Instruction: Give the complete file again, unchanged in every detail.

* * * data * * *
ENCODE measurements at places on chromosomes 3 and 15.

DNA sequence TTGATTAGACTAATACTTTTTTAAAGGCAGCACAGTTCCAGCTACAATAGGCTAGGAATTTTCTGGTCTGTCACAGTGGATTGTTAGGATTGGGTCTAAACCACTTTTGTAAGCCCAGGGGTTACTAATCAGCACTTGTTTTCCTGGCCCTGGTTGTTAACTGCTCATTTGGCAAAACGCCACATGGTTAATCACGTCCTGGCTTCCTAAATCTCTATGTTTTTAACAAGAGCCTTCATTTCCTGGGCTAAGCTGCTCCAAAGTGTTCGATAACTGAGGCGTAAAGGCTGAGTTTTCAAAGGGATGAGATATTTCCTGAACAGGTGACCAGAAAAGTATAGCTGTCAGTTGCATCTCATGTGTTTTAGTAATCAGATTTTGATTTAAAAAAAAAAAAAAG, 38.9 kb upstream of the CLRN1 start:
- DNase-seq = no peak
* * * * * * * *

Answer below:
ENCODE measurements at places on chromosomes 3 and 15.

DNA sequence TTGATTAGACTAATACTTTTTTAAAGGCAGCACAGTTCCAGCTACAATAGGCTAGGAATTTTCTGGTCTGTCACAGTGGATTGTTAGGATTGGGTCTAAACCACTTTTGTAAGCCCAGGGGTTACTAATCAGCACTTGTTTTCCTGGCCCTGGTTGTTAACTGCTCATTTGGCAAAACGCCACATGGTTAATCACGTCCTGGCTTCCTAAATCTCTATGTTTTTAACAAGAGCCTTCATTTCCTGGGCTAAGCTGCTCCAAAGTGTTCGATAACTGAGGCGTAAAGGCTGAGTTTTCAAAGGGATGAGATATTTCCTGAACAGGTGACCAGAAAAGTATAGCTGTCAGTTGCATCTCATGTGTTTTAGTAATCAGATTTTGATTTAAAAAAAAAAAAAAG, 38.9 kb upstream of the CLRN1 start:
- DNase-seq = no peak